Ohio House Speaker Bob Cupp, R-Lima. Source: Ohio General Assembly.
The Republican Speaker of the Ohio House, under mounting pressure from the nascent anti-vaccination movement within the GOP, said his caucus is soon to unveil consensus legislation to ban vaccine mandates.
Speaker Bob Cupp, R-Lima, said to reporters Wednesday that House leadership is in the “final stages” of putting together a bill to erect legal protections for Ohioans who refuse vaccination.
“There is a lot of strong interest from people all across Ohio to develop a path that protects individuals’ medical freedom but also protects the safety of Ohio,” he said.
People who are vaccinated against COVID-19 are five times less likely to become infected and 10 times less likely to die or require hospitalization due to the disease, according to CDC data released last week. State hospitals are filled with the most COVID-19 patients, who are overwhelmingly unvaccinated, since January. Some hospitals in southern and southeastern Ohio are approaching COVID-19 patient levels not seen since their peaks in December, when vaccines weren’t available.
Ohio has the 10th lowest rate of vaccination by state, with only 65% of adults having received their first dose.
Global vaccination campaigns have successfully eradicated smallpox from the face of the Earth and could soon do so for polio. When asked why the caucus is so focused on protecting the legal rights of unvaccinated people instead of making efforts to increase the vaccination rate, Cupp noted that he is vaccinated and intends to receive a booster shot.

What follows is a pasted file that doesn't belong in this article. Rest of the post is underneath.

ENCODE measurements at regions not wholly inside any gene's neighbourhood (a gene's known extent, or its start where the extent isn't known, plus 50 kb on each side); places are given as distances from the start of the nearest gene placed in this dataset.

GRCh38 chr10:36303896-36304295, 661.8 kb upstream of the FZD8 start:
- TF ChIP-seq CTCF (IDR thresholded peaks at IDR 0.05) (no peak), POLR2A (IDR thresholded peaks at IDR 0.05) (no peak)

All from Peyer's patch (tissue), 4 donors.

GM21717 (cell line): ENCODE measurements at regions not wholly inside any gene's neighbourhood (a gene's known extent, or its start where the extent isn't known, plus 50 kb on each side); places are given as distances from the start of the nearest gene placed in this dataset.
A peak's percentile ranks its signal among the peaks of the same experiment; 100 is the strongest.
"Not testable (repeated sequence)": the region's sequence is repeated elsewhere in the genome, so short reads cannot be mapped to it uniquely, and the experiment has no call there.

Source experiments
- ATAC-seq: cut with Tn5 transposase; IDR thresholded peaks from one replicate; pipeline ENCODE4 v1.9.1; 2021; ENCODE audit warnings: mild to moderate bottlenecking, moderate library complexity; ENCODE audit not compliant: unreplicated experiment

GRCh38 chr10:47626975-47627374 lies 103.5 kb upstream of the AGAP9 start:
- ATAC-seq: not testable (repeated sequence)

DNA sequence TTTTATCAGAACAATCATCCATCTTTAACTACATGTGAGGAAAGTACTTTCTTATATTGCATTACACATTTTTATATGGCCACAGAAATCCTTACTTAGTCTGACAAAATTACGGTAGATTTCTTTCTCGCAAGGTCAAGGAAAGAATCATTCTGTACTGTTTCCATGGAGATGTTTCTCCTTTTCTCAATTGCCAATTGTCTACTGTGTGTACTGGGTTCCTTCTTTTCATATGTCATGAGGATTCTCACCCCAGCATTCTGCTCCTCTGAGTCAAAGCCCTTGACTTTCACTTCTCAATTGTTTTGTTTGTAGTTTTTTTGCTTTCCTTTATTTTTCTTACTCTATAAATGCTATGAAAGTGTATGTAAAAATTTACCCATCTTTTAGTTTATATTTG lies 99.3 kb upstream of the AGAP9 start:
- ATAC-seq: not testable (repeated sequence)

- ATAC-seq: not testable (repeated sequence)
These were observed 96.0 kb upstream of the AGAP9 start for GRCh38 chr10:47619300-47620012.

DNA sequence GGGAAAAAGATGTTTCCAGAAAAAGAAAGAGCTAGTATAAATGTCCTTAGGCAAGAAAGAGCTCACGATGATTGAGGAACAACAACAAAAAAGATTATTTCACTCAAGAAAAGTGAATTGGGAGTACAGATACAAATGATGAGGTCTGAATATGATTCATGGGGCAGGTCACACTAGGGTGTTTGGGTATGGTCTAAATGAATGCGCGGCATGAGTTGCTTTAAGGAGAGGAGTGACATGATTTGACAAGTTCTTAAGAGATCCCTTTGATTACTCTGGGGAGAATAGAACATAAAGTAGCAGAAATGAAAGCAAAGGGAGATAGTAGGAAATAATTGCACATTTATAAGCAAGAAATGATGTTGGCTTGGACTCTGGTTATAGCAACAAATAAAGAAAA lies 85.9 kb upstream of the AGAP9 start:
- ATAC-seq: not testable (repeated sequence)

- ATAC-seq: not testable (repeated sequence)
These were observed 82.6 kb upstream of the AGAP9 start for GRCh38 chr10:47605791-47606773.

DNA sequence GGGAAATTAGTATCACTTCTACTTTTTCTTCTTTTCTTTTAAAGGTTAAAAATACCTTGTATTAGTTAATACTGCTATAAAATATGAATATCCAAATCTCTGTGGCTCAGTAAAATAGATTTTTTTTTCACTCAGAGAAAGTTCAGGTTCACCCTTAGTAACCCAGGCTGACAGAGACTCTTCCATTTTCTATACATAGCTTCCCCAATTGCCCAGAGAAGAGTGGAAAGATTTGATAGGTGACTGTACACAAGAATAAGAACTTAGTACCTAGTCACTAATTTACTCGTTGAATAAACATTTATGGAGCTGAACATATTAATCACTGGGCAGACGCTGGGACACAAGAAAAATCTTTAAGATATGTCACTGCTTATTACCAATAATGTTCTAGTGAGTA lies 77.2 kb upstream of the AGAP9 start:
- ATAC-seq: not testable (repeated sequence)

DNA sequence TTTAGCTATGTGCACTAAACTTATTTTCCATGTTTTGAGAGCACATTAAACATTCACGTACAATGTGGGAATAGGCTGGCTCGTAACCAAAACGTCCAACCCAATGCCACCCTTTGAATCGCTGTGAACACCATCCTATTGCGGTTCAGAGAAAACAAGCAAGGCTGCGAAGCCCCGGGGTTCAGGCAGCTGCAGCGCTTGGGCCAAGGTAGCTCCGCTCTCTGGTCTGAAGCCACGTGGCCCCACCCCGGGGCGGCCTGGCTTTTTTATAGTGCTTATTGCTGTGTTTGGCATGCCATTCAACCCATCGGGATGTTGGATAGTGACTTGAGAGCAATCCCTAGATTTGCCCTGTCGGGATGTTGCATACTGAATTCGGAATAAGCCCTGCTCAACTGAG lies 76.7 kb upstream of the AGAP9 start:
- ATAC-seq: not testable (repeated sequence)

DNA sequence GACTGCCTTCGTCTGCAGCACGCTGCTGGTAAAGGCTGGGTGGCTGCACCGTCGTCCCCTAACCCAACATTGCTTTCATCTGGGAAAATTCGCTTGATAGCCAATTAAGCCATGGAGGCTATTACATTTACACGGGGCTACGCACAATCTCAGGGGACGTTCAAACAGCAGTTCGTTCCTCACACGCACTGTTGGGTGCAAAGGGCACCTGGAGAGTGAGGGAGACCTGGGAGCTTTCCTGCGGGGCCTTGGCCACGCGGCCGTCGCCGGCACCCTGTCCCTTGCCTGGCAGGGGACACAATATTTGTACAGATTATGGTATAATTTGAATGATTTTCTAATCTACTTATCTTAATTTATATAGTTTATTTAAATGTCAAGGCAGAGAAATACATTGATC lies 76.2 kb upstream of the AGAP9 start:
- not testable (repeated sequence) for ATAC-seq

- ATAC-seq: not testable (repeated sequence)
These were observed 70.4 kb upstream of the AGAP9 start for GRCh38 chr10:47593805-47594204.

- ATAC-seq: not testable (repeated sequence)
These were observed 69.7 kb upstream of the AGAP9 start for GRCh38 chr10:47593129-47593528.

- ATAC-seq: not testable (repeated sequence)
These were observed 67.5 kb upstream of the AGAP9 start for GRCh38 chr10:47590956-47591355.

“Maybe you can help me understand why so many people do not believe that taking a vaccine is something they want to do,” he said. “We’re just responding to the Ohioans we hear speaking to us.”
It’s unclear what any final product might look like. House Bill 248 called for a ban on a wide reach of mandates — including from health care providers like hospitals and nursing homes, colleges, employers, and businesses unto their customers — relating to all vaccinations, not just COVID-19.
The bill stalled, despite receiving six committee hearings, more than any other piece of legislation this session except for decennial redistricting and passage of the state’s $74 billion budget.
It’s one of at least seven separate bills introduced by Republicans aimed at either stopping vaccine mandates or quashing vaccine incentive programs.
Some proposals would allow hospitals and other medically sensitive sites to mandate vaccination, while others do not; some only focus on government offices or colleges.
One of those bills, which ban colleges from mandating vaccines that are only approved on an emergency use basis from federal regulators, passed through the statehouse on a party line vote and signed into law by Republican Gov. Mike DeWine. However, the bill effectively became moot when Pfizer’s vaccine won full approval from the U.S. Food and Drug Administration.
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